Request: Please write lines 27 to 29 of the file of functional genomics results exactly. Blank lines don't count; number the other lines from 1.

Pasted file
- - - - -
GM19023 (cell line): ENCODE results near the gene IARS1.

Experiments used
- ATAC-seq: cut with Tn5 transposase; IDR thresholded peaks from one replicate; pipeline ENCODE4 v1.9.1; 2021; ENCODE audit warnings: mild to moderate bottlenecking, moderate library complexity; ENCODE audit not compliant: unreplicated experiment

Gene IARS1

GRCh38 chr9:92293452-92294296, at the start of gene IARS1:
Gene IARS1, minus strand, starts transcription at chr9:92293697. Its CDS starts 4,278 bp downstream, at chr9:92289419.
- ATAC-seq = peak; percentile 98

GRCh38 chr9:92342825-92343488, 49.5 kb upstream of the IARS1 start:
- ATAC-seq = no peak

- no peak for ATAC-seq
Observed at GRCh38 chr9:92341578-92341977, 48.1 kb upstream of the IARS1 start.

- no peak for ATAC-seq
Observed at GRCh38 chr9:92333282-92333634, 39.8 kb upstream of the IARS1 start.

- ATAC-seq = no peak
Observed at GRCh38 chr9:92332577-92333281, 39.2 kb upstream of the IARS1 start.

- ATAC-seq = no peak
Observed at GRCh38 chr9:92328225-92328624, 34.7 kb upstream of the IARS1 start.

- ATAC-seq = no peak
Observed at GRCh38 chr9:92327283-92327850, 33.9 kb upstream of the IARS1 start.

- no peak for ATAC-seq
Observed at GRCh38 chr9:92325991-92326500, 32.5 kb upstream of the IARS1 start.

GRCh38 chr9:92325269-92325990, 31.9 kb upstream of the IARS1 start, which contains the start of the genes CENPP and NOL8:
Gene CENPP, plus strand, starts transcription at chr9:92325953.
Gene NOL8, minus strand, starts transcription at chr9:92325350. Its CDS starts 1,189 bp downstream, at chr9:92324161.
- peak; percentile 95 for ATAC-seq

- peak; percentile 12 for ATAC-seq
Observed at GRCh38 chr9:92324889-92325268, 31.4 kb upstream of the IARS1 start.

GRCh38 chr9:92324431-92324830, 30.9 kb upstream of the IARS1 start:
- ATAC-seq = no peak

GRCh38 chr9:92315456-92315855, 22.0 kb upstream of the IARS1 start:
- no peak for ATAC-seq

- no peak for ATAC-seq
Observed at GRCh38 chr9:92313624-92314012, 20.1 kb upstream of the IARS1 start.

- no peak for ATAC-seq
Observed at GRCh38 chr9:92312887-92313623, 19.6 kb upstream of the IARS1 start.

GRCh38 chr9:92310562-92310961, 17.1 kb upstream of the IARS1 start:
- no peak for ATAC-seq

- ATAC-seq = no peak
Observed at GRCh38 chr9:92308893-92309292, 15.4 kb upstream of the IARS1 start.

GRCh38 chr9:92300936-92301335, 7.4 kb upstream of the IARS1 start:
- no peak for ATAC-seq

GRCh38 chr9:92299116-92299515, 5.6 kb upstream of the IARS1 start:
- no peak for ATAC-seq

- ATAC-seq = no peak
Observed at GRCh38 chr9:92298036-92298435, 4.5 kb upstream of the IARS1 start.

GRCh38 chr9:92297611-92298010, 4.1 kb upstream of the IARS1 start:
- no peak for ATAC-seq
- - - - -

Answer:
Observed at GRCh38 chr9:92324889-92325268, 31.4 kb upstream of the IARS1 start.

GRCh38 chr9:92324431-92324830, 30.9 kb upstream of the IARS1 start:
- ATAC-seq = no peak